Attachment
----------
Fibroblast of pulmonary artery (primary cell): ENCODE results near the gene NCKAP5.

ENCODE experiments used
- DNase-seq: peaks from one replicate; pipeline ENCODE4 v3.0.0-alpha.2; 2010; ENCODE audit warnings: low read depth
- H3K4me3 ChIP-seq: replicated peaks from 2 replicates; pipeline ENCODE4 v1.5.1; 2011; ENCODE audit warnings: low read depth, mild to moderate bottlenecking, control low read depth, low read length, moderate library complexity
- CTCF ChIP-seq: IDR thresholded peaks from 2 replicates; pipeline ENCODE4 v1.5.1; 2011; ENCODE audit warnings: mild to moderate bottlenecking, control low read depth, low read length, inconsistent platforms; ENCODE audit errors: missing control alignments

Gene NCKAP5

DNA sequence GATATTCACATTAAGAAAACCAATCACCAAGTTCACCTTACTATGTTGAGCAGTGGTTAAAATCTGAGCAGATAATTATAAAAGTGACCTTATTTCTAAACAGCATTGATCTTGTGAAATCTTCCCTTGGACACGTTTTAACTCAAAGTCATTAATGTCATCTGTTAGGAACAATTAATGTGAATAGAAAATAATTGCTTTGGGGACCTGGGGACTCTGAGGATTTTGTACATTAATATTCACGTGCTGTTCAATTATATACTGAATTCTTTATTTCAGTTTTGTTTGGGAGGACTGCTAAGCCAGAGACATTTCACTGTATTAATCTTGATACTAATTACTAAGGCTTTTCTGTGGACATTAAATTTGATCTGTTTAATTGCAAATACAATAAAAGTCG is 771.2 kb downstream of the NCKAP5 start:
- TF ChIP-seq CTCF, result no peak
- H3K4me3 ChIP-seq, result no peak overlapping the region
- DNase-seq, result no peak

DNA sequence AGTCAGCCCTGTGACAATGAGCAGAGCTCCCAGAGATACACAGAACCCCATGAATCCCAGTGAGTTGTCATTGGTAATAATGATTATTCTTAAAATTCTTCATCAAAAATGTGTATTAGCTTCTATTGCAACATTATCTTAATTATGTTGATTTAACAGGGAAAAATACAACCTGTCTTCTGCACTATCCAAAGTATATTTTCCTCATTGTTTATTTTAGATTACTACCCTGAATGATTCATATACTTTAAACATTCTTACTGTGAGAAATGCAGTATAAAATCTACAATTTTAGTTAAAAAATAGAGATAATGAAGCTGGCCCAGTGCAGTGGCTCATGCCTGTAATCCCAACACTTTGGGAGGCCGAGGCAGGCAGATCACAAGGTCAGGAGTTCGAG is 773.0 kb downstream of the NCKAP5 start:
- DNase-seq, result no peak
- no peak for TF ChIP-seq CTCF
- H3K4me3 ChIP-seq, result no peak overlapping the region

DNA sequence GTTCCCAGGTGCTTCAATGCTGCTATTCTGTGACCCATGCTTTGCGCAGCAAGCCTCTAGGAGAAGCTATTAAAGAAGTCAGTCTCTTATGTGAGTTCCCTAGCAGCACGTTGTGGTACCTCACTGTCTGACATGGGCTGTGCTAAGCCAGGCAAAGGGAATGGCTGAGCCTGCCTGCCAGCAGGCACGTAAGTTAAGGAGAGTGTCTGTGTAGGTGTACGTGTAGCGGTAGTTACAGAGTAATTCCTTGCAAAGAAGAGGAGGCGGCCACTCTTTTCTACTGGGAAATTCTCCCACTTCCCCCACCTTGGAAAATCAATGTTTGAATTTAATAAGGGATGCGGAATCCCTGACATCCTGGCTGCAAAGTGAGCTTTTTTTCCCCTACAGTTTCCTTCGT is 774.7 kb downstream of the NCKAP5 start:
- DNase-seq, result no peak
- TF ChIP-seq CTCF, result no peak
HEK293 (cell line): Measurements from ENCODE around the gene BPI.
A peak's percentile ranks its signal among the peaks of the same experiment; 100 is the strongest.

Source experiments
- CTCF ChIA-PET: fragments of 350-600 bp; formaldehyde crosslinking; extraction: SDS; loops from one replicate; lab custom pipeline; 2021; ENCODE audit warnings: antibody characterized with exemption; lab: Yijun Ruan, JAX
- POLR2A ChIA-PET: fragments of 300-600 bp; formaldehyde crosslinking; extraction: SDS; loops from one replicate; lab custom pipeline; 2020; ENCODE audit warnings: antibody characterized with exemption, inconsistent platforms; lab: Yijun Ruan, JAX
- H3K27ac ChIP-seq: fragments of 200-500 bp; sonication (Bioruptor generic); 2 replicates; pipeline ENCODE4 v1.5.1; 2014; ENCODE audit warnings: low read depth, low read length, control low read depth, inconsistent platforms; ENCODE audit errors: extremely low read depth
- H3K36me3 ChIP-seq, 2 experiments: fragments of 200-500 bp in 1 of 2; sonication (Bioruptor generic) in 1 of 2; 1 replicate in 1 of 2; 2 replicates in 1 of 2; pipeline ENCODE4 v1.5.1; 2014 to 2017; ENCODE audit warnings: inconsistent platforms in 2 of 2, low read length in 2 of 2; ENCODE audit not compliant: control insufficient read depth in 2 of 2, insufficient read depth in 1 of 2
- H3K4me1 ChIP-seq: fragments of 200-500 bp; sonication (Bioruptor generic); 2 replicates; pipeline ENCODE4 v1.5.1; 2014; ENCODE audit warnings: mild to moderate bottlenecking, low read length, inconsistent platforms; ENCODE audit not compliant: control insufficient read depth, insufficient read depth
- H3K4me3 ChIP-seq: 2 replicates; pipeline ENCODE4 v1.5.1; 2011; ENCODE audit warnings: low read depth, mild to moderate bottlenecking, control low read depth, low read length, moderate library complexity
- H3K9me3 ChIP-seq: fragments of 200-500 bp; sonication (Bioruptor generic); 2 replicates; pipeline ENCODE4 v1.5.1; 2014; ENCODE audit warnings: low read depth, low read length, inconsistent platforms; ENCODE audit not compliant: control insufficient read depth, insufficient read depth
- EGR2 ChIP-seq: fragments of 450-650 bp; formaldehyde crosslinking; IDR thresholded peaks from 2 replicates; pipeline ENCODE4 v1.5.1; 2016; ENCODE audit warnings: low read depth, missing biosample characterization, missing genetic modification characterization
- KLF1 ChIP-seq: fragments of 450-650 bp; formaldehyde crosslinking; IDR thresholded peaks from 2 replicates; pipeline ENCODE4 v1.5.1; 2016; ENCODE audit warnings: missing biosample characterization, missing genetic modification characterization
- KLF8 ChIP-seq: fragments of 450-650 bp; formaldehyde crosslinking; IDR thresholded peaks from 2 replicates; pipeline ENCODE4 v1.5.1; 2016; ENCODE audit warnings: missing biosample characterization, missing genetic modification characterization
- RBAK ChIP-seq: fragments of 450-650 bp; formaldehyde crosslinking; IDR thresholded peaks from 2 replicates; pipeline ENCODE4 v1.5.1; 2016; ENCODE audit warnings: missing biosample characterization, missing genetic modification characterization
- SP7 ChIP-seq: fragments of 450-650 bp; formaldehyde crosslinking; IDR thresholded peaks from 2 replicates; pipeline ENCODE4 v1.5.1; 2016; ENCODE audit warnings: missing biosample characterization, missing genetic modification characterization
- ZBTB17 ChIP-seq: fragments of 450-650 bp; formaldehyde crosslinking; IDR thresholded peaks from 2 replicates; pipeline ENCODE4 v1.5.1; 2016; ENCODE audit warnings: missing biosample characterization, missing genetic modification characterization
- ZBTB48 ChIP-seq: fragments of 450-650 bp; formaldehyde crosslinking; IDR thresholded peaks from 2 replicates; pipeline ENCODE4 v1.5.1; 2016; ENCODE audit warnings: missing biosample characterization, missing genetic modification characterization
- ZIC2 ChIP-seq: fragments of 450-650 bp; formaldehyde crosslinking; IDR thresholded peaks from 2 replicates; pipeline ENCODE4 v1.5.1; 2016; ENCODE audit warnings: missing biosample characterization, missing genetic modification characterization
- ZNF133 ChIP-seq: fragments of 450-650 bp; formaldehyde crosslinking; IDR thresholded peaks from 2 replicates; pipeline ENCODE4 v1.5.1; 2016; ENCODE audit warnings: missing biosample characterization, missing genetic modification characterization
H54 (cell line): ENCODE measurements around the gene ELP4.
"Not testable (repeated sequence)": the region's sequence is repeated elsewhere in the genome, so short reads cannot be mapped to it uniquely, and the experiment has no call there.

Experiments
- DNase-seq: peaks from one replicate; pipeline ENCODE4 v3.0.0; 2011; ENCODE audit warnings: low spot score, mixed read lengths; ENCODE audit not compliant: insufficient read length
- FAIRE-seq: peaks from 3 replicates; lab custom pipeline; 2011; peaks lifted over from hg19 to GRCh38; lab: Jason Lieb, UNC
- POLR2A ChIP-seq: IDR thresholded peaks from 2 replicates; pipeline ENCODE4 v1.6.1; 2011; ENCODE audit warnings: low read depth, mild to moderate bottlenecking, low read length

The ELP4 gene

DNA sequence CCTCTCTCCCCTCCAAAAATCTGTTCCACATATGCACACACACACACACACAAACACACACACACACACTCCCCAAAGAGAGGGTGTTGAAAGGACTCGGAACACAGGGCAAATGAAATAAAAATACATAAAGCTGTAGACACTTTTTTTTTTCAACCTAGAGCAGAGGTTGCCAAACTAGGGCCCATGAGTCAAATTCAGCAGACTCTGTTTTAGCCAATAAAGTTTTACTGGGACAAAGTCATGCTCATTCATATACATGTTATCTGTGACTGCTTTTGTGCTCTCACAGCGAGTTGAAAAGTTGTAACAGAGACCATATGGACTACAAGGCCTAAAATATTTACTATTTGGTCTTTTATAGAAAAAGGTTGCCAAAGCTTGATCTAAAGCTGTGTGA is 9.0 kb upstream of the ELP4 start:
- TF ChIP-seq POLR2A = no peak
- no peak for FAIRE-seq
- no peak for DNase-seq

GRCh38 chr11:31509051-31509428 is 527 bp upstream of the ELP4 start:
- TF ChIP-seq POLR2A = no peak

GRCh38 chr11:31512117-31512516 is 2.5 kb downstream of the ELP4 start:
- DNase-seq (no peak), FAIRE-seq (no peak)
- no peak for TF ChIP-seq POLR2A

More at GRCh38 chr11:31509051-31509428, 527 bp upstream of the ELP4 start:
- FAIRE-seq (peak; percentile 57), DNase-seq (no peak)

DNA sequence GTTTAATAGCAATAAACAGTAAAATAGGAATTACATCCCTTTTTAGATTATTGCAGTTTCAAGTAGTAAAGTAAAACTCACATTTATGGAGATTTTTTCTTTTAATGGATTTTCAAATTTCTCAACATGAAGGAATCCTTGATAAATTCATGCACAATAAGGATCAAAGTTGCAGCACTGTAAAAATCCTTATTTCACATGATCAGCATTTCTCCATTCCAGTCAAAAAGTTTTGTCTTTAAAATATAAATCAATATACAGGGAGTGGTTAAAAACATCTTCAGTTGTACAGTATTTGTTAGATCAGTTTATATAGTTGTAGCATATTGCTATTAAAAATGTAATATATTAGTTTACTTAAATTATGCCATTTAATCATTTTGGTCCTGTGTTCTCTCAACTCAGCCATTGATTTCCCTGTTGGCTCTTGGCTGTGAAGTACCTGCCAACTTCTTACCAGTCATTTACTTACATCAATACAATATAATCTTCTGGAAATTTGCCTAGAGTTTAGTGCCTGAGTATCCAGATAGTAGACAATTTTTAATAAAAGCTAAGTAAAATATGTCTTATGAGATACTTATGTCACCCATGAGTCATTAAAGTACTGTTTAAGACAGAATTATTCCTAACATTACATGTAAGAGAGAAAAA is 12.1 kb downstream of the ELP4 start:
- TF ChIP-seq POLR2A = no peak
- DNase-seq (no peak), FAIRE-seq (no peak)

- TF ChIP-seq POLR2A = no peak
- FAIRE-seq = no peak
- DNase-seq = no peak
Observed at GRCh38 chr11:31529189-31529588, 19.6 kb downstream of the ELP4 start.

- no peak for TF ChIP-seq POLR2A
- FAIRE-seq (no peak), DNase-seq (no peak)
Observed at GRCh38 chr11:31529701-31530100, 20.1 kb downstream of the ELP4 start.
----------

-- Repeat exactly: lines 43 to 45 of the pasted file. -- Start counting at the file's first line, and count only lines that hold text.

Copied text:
The ELP4 gene

DNA sequence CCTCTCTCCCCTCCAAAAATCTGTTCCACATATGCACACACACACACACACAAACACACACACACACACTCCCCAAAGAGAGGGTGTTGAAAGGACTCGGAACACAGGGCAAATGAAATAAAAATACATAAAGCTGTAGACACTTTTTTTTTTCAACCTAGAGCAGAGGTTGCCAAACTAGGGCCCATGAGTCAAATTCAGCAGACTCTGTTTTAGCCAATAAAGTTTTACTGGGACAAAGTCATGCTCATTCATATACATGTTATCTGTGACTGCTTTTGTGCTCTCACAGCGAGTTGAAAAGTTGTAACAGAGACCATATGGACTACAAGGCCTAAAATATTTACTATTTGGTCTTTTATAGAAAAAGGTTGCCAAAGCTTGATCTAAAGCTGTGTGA is 9.0 kb upstream of the ELP4 start:
- TF ChIP-seq POLR2A = no peak